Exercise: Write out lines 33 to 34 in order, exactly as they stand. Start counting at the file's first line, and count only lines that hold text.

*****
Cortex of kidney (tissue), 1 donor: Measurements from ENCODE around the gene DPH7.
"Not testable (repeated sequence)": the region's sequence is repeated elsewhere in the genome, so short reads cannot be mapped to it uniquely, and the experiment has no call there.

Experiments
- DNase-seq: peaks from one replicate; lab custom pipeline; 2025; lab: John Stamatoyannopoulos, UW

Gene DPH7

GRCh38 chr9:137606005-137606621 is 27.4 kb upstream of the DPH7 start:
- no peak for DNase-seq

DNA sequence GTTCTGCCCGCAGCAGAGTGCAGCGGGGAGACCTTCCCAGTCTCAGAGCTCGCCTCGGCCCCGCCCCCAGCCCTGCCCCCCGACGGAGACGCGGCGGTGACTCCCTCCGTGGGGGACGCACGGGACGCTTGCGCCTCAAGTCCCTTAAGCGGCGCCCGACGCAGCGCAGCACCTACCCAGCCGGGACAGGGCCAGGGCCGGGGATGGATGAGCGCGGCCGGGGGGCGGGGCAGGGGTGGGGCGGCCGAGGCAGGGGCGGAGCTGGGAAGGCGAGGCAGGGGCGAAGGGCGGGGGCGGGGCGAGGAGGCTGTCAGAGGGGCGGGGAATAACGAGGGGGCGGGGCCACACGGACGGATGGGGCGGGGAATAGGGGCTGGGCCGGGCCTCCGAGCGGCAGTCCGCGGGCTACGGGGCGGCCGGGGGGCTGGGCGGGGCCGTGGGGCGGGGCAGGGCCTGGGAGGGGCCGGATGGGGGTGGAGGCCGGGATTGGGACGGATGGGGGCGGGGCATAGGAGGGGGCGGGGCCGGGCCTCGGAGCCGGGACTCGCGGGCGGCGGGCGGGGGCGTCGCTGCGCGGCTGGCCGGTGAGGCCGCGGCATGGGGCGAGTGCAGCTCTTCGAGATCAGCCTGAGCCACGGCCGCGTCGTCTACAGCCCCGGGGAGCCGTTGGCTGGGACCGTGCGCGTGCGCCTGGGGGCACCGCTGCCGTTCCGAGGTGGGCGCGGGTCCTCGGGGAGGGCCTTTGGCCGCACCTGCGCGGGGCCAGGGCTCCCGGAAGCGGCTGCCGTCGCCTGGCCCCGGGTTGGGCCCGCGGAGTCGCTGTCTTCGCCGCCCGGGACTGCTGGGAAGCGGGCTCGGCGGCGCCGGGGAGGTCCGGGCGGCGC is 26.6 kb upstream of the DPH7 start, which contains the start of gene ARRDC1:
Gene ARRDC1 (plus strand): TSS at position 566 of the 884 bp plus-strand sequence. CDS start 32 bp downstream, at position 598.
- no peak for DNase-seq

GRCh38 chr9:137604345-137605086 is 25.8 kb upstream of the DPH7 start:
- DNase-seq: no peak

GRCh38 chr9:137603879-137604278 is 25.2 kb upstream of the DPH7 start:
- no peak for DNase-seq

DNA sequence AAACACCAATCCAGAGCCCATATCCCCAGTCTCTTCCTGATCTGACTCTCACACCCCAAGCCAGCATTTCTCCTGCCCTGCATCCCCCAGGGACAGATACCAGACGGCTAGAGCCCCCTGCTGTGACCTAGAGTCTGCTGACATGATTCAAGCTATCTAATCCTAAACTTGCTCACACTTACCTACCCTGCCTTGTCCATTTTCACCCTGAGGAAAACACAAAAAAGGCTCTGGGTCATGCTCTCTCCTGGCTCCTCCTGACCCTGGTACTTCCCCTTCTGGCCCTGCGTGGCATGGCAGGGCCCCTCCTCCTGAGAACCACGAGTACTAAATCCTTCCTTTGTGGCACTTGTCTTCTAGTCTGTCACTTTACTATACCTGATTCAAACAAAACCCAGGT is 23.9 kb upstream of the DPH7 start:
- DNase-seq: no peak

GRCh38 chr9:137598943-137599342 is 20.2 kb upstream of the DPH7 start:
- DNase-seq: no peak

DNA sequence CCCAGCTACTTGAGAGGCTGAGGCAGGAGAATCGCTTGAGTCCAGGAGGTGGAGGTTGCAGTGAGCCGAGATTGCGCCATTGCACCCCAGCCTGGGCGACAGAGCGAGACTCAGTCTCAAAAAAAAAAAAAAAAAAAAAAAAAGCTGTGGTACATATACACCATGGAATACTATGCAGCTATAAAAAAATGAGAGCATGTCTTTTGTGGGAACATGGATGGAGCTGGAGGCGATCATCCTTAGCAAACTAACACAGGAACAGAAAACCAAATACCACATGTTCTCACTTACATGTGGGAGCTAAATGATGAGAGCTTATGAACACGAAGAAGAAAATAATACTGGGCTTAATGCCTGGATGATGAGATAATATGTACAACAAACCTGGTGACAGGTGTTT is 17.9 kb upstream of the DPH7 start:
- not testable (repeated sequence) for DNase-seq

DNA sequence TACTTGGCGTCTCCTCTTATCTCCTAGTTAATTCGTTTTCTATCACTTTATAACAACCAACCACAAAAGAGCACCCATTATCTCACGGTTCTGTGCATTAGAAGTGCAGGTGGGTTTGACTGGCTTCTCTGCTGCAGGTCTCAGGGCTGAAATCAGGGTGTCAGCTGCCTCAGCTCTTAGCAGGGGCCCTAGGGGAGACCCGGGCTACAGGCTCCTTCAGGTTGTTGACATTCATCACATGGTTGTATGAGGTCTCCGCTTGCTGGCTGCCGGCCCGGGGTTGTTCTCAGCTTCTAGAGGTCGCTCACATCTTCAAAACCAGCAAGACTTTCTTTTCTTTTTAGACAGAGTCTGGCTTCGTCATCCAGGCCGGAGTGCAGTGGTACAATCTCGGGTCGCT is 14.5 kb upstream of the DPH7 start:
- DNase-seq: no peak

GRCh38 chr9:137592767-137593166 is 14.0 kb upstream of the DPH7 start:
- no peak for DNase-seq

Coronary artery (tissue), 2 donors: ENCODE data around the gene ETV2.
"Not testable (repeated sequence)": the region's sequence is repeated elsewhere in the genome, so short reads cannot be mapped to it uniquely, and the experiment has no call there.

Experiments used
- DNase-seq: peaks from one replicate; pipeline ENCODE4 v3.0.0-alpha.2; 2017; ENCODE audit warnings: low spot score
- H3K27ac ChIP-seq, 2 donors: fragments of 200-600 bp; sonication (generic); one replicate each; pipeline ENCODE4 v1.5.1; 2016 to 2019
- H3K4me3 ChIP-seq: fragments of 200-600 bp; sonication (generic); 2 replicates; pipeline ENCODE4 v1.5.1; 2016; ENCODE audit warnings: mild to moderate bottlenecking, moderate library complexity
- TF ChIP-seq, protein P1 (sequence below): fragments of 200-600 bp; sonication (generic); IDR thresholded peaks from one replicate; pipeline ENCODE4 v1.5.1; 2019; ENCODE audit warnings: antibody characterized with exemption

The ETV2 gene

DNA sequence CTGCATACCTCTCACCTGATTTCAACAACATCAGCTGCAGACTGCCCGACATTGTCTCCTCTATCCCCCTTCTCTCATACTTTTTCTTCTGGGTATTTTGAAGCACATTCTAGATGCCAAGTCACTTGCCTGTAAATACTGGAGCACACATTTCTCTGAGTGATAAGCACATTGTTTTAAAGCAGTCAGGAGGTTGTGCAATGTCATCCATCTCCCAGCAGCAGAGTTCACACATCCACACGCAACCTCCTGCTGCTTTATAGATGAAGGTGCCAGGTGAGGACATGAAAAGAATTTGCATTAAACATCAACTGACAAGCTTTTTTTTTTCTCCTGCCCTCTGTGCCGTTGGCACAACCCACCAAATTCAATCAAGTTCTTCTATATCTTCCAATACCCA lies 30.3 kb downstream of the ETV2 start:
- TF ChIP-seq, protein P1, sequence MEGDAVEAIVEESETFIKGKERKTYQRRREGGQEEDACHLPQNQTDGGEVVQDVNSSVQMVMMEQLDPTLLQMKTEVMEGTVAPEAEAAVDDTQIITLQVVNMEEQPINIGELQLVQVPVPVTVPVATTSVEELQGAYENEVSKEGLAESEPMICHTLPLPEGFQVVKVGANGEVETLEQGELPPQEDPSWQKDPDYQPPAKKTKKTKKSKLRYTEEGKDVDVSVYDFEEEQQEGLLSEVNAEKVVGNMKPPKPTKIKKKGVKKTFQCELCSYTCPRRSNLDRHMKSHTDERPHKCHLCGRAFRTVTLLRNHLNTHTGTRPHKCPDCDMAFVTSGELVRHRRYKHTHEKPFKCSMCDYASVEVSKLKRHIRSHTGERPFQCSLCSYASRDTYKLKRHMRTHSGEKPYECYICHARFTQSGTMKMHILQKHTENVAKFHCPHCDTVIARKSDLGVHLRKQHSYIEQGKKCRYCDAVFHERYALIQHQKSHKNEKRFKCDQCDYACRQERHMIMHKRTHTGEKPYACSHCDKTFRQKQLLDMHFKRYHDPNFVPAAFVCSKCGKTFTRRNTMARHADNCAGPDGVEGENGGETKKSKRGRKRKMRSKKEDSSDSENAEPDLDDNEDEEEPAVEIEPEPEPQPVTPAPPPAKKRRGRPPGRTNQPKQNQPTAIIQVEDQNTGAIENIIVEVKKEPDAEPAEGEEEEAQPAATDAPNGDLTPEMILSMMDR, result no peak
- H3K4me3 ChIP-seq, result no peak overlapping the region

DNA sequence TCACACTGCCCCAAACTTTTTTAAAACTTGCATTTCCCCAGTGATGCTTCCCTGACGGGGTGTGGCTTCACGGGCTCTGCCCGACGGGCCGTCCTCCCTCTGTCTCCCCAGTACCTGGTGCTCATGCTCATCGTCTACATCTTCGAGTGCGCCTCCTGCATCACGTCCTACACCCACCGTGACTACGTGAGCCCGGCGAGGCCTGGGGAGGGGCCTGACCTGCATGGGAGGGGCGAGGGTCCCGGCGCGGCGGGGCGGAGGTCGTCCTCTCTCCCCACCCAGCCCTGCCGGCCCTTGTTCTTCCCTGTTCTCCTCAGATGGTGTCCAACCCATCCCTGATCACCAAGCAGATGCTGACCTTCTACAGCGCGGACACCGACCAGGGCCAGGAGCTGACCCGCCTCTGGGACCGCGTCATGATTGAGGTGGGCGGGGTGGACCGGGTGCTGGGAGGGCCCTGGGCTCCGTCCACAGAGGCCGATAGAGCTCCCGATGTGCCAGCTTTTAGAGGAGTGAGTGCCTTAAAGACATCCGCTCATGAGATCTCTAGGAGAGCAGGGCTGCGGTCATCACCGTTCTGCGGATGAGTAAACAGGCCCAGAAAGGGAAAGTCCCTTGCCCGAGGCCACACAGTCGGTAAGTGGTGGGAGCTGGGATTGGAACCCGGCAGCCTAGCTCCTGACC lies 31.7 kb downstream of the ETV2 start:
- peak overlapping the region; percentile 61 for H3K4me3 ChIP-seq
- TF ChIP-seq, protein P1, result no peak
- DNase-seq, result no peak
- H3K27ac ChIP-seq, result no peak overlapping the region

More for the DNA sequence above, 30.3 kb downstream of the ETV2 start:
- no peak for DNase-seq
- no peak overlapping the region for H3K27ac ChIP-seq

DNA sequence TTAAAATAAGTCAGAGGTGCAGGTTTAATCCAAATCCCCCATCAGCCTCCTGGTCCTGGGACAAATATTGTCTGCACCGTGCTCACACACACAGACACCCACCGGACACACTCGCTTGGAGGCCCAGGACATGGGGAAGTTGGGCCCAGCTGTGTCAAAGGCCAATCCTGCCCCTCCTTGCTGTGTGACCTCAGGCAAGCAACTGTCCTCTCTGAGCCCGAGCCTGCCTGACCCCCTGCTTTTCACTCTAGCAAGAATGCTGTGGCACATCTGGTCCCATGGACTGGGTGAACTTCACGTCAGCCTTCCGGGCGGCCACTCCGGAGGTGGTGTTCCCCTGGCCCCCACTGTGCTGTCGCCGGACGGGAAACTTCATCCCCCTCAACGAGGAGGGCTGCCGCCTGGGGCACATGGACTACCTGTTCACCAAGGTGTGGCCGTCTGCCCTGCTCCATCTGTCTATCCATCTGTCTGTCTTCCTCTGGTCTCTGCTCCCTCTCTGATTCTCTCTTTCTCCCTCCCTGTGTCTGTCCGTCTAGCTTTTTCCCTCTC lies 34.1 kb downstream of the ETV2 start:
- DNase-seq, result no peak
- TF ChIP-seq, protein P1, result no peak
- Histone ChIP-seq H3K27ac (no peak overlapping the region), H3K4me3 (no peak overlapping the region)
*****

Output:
DNA sequence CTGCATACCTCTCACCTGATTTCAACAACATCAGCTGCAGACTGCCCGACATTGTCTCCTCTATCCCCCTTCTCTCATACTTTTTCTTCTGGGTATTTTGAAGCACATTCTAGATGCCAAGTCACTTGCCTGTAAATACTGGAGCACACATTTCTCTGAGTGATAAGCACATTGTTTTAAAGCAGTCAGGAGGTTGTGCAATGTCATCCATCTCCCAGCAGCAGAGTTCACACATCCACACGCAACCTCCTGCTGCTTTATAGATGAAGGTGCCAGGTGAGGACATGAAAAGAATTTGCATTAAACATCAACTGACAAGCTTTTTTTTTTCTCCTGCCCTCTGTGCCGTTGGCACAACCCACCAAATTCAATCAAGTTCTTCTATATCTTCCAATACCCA lies 30.3 kb downstream of the ETV2 start:
- TF ChIP-seq, protein P1, sequence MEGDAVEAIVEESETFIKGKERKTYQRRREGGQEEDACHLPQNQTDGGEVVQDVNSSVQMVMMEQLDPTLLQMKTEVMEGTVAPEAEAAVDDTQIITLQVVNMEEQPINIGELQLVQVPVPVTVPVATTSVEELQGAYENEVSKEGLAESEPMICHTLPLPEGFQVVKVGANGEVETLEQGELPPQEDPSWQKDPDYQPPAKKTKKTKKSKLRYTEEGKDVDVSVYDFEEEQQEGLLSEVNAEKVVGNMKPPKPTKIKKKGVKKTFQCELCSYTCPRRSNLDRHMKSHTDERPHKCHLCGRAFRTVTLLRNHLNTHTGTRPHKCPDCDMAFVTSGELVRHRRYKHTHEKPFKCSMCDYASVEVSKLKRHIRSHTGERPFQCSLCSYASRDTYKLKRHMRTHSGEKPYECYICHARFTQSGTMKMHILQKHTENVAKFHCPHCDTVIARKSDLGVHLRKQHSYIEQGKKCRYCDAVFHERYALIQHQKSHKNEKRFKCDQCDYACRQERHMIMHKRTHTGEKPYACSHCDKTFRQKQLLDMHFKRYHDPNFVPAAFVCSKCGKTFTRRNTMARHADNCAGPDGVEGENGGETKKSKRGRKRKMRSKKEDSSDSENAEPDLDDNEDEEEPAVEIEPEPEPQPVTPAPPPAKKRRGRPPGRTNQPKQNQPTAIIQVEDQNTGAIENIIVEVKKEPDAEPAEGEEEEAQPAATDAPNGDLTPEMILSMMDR, result no peak